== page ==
Aerodynamics played a big role in bringing in design changes to the all-new 2014 GMC Sierra full-size pickup truck, making it more fuel efficient and giving it a more silent cabin. It turned out that the 2014 Sierra had more development time in a wind tunnel than any GMC pickup before it. Aerodynamic engineers like Diane Bloch examined every square inch of the Sierra to spot areas that needs to be improved while demystifying some myths along the way.
They used General Motors’ advanced Aerodynamics Lab, a 750-foot-long tunnel in which flow winds of up to 138 mph as produced by 43-foot-diameter fan powered by a 4,500-hp DC electric motor. The Lab allowed engineers to study the way air passes over, under and around the 2014 Sierra. Advancement in aerodynamics will allow the 2014 Sierra to become the most fuel-efficient V-8 pickup.
For instance, a new air dam below the front bumper reduces drag by directing air toward the ground, away from the 2014 Sierra’s underbody. The ducted flow path between the Sierra’s grille and radiator prevents air from moving around inside the truck’s front cavities.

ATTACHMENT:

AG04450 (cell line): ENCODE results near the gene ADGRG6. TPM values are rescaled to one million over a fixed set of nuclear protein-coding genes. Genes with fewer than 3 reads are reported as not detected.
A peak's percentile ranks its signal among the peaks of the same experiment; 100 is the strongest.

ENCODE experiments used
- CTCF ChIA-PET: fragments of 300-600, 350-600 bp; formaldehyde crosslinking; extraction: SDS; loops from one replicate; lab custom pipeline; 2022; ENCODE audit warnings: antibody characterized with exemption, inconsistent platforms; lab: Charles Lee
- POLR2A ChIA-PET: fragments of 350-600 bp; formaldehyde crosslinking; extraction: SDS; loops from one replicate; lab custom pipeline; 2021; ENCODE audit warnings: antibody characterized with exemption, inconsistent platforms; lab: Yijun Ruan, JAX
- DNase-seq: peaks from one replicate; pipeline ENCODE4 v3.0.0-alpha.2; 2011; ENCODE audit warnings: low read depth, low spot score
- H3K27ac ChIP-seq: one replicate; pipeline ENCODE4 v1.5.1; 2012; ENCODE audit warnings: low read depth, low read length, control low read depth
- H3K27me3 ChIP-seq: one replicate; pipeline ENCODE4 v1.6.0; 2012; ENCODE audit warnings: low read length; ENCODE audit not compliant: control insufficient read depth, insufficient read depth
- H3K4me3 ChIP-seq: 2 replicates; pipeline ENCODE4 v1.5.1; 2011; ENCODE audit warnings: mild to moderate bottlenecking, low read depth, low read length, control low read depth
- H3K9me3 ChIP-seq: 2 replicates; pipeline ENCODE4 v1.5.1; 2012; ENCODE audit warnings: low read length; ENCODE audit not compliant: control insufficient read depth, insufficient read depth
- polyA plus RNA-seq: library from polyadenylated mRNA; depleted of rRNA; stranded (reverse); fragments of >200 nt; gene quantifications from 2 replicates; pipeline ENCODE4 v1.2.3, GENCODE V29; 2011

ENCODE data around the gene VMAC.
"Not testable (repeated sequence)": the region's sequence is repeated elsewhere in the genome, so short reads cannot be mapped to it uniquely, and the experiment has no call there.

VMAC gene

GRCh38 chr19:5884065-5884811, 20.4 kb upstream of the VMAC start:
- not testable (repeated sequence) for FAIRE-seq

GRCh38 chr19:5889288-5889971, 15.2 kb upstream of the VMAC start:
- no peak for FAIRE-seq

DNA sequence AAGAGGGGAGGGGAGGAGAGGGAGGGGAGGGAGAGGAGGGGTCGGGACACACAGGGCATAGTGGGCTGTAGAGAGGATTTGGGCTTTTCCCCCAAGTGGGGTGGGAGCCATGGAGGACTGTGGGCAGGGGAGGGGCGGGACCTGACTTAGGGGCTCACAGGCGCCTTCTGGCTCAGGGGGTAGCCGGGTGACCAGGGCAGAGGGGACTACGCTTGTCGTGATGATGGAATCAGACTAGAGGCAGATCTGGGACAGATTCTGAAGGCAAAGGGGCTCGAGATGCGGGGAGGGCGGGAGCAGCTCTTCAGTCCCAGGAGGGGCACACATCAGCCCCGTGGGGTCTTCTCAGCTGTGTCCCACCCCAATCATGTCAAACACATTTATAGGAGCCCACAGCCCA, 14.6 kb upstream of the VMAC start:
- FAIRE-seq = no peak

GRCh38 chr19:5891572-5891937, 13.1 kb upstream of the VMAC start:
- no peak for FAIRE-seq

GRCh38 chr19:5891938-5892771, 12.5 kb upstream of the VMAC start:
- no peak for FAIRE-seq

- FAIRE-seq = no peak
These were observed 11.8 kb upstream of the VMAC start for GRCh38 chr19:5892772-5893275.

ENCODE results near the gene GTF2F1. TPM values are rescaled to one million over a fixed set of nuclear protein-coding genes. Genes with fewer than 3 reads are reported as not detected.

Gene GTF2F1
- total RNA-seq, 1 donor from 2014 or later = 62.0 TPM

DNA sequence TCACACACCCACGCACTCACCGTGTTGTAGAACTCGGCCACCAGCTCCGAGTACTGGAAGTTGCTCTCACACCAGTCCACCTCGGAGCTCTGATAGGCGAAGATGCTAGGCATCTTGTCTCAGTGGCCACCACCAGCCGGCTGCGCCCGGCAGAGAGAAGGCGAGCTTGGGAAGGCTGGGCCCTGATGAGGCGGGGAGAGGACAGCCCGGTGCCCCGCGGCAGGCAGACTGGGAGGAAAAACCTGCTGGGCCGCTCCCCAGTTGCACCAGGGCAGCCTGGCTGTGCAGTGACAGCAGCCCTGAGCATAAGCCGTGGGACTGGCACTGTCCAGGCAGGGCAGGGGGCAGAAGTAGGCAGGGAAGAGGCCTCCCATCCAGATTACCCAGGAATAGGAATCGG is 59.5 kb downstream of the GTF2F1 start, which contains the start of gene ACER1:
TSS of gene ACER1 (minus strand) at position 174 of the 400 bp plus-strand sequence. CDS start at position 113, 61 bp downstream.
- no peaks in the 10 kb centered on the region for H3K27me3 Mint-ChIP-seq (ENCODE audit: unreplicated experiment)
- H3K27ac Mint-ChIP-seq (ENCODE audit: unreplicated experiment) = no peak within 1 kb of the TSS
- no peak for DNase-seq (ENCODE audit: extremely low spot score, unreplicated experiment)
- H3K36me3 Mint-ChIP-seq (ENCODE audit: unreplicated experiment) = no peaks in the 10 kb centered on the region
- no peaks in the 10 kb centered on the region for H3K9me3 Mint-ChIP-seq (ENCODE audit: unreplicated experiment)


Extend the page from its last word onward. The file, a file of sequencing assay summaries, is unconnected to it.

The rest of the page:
The top of the truck’s tailgate and the center high-mounted stop light are also optimized to guide air smoothly around the truck. During tests, engineers detected unwanted airflow between the cab and bed, and they resolved this issue by adding a new sealing.
Bloch remarked that they discovered that the most “harmful air” between the cab and bed came over the cab and down through the gap, making them pay more to this specific area. According to Block, aftermarket accessories for pickups have varying impact on aerodynamics. She said that accessories like bug deflectors on the hood, wider tires or aftermarket bumpers can increase the drag coefficient.